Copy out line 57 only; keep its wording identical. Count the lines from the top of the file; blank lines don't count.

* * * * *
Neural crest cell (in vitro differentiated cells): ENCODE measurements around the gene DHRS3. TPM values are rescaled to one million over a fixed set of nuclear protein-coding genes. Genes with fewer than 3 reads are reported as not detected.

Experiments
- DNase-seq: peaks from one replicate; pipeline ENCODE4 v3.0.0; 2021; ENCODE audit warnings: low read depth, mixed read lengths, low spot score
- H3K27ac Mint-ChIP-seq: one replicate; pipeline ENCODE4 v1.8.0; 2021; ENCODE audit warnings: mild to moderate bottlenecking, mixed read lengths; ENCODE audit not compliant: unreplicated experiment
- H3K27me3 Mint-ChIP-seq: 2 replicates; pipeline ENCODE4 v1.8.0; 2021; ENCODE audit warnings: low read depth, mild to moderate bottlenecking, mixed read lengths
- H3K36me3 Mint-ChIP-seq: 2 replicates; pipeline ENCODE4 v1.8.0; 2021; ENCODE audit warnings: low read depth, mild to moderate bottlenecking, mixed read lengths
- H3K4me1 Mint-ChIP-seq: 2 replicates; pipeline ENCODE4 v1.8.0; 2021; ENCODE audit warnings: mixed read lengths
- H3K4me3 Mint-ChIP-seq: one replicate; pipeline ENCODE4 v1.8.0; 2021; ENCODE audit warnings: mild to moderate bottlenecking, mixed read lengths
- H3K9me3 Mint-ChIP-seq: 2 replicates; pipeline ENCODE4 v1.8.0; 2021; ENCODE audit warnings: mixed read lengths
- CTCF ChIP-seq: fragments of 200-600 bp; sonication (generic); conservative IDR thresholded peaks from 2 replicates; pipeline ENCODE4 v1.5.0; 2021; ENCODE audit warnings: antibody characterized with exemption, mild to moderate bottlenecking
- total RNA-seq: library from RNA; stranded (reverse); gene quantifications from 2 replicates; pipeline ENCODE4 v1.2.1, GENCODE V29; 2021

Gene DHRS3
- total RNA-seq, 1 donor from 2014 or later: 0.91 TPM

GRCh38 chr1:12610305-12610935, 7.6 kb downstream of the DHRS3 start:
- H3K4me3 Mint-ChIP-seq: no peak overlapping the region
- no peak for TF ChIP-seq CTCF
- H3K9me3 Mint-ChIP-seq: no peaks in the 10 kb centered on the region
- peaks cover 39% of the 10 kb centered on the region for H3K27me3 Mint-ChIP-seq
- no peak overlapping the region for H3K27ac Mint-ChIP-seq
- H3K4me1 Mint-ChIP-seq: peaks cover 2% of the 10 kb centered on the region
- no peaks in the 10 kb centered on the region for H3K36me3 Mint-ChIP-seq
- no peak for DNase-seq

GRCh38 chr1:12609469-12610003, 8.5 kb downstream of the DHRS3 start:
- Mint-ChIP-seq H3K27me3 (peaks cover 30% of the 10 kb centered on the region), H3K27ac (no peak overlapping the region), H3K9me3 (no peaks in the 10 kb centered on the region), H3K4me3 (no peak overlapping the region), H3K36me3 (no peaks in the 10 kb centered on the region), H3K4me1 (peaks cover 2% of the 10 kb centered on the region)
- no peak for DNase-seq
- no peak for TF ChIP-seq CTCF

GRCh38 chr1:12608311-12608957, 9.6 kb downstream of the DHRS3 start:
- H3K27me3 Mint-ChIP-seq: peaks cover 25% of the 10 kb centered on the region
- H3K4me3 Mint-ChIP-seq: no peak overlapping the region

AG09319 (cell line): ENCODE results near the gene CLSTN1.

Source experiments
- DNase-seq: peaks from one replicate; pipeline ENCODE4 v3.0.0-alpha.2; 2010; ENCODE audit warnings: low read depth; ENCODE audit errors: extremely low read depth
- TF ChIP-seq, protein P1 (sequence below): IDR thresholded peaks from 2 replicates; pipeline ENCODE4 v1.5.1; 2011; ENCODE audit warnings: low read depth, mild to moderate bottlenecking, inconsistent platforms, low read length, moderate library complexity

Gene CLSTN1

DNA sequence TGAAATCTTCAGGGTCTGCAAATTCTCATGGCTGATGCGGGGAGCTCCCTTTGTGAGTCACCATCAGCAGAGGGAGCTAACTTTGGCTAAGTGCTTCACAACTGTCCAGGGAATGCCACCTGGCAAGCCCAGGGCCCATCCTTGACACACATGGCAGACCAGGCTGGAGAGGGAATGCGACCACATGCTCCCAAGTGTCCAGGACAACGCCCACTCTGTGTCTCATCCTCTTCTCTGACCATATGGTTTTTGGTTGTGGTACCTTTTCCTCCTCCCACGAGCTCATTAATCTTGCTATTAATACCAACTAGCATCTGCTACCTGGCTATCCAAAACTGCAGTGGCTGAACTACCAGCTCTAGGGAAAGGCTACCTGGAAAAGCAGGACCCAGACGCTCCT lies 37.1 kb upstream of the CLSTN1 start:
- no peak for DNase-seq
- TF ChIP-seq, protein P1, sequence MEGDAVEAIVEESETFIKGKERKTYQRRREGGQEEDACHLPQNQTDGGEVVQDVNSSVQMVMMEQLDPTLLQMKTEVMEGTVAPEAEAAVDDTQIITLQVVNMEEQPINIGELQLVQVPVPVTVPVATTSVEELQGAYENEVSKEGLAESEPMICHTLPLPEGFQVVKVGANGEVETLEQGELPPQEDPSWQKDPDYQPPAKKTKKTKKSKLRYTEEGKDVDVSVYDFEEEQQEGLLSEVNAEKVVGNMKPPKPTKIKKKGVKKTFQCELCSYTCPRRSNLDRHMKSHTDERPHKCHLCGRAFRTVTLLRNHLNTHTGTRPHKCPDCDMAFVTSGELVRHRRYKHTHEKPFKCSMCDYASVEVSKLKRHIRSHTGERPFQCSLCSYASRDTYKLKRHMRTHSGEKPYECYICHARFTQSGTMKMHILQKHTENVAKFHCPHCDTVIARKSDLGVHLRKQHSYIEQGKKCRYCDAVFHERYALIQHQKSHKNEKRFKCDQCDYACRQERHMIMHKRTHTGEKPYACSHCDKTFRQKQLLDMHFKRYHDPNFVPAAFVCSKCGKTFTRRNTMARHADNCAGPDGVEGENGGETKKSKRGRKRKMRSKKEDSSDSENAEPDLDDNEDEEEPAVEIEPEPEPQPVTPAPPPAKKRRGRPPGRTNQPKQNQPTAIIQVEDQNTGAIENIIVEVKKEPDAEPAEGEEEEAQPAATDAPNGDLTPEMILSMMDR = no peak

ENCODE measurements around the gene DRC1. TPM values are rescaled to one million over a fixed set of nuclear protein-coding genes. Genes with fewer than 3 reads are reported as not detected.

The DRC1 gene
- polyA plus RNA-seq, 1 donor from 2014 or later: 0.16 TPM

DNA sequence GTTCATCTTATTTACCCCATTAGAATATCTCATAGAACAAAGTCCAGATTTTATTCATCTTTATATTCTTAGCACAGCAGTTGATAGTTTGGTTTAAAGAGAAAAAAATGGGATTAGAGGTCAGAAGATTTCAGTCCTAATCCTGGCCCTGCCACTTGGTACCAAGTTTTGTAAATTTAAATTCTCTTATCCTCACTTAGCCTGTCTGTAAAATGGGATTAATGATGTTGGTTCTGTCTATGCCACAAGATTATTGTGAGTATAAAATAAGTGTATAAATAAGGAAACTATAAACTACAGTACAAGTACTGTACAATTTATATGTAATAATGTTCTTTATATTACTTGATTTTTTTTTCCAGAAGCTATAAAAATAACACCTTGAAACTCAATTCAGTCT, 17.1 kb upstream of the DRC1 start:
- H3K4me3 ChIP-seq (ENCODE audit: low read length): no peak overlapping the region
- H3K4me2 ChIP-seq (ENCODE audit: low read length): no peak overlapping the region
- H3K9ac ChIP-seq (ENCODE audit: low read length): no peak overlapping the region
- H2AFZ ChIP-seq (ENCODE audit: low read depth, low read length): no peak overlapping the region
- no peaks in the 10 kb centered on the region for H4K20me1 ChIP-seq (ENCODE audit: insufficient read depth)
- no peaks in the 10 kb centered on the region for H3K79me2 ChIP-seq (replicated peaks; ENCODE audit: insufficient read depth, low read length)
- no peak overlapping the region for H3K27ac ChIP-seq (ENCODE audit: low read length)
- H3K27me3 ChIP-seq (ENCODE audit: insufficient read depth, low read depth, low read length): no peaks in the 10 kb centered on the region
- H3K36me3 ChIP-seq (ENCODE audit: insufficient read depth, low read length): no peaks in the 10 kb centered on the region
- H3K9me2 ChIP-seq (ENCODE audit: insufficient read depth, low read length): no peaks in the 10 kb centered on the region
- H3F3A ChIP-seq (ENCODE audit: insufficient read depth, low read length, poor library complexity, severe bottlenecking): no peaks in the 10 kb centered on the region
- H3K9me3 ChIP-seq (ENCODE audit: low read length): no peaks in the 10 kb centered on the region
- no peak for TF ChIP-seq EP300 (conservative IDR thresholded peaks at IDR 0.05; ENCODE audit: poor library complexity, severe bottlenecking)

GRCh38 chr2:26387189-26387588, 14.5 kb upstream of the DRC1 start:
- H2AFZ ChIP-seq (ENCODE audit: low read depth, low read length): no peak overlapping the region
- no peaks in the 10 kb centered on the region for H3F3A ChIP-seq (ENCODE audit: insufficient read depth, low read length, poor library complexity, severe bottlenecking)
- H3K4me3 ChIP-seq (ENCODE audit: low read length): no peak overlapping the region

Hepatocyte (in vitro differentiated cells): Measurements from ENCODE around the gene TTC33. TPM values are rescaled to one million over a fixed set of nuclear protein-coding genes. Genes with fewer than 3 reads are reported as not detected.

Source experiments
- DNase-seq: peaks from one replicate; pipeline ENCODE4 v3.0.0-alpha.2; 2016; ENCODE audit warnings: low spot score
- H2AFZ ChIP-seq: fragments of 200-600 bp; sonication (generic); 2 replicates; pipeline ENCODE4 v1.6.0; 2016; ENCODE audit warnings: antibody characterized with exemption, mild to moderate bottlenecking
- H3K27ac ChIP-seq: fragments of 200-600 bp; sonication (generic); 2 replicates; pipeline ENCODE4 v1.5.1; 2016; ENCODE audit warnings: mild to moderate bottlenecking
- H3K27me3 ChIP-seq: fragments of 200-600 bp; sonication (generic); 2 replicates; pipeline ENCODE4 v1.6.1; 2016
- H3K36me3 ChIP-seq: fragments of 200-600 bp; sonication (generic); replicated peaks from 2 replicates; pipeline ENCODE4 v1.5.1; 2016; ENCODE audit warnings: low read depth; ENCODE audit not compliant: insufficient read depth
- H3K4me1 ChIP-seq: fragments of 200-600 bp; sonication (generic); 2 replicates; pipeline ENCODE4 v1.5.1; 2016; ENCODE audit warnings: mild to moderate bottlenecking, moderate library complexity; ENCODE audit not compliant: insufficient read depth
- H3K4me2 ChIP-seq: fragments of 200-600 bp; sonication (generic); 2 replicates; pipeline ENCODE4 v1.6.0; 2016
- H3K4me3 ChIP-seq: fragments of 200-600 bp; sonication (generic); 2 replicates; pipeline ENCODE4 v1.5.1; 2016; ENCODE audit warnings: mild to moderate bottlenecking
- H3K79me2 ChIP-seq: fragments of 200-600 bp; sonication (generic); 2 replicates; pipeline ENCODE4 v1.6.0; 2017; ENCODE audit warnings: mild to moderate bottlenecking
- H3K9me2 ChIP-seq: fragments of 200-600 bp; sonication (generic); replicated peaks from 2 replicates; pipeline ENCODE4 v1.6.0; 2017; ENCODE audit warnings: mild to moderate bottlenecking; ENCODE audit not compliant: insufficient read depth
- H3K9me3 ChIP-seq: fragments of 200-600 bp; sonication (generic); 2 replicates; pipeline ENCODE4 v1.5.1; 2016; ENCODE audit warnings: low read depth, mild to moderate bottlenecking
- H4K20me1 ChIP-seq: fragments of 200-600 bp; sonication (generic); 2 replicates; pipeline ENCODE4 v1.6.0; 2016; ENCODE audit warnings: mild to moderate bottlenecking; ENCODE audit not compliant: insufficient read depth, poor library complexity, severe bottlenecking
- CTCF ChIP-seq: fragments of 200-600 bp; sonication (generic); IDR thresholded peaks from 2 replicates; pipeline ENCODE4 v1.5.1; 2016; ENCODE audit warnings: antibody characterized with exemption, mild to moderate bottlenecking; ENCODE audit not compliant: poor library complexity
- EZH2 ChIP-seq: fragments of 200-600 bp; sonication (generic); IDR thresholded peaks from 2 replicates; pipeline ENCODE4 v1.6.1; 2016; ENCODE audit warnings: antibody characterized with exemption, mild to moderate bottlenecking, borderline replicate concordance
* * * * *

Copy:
- no peaks in the 10 kb centered on the region for H3F3A ChIP-seq (ENCODE audit: insufficient read depth, low read length, poor library complexity, severe bottlenecking)